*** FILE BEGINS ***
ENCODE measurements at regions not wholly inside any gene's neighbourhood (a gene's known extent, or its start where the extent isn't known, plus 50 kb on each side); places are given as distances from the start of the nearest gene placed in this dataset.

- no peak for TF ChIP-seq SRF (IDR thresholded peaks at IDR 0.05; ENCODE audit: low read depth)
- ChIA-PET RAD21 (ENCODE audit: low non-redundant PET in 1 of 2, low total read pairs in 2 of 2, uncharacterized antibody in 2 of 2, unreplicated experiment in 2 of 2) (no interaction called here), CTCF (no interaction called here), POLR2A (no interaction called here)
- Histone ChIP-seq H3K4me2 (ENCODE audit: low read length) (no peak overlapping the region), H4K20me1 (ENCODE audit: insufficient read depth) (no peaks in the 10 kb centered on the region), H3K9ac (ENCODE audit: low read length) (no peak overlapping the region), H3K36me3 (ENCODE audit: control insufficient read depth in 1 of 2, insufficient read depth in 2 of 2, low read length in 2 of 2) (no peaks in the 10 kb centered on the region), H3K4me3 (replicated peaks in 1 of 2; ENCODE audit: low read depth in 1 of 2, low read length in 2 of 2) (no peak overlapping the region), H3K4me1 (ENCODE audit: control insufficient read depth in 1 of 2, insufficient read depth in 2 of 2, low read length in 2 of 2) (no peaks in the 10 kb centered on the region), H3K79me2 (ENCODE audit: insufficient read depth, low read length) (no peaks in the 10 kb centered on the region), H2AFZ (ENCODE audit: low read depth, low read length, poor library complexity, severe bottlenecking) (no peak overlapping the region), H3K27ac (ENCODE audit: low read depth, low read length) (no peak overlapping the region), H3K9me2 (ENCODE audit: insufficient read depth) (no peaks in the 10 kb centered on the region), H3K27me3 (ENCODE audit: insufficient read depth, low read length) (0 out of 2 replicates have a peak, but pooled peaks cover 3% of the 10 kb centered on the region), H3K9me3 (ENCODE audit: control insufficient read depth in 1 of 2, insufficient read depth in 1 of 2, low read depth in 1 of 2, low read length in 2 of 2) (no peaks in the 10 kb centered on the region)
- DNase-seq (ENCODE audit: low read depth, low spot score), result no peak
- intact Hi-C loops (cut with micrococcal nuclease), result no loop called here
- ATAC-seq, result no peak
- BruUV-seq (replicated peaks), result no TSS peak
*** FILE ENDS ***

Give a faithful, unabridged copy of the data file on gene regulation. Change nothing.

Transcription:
ENCODE measurements at regions not wholly inside any gene's neighbourhood (a gene's known extent, or its start where the extent isn't known, plus 50 kb on each side); places are given as distances from the start of the nearest gene placed in this dataset.

- no peak for TF ChIP-seq SRF (IDR thresholded peaks at IDR 0.05; ENCODE audit: low read depth)
- ChIA-PET RAD21 (ENCODE audit: low non-redundant PET in 1 of 2, low total read pairs in 2 of 2, uncharacterized antibody in 2 of 2, unreplicated experiment in 2 of 2) (no interaction called here), CTCF (no interaction called here), POLR2A (no interaction called here)
- Histone ChIP-seq H3K4me2 (ENCODE audit: low read length) (no peak overlapping the region), H4K20me1 (ENCODE audit: insufficient read depth) (no peaks in the 10 kb centered on the region), H3K9ac (ENCODE audit: low read length) (no peak overlapping the region), H3K36me3 (ENCODE audit: control insufficient read depth in 1 of 2, insufficient read depth in 2 of 2, low read length in 2 of 2) (no peaks in the 10 kb centered on the region), H3K4me3 (replicated peaks in 1 of 2; ENCODE audit: low read depth in 1 of 2, low read length in 2 of 2) (no peak overlapping the region), H3K4me1 (ENCODE audit: control insufficient read depth in 1 of 2, insufficient read depth in 2 of 2, low read length in 2 of 2) (no peaks in the 10 kb centered on the region), H3K79me2 (ENCODE audit: insufficient read depth, low read length) (no peaks in the 10 kb centered on the region), H2AFZ (ENCODE audit: low read depth, low read length, poor library complexity, severe bottlenecking) (no peak overlapping the region), H3K27ac (ENCODE audit: low read depth, low read length) (no peak overlapping the region), H3K9me2 (ENCODE audit: insufficient read depth) (no peaks in the 10 kb centered on the region), H3K27me3 (ENCODE audit: insufficient read depth, low read length) (0 out of 2 replicates have a peak, but pooled peaks cover 3% of the 10 kb centered on the region), H3K9me3 (ENCODE audit: control insufficient read depth in 1 of 2, insufficient read depth in 1 of 2, low read depth in 1 of 2, low read length in 2 of 2) (no peaks in the 10 kb centered on the region)
- DNase-seq (ENCODE audit: low read depth, low spot score), result no peak
- intact Hi-C loops (cut with micrococcal nuclease), result no loop called here
- ATAC-seq, result no peak
- BruUV-seq (replicated peaks), result no TSS peak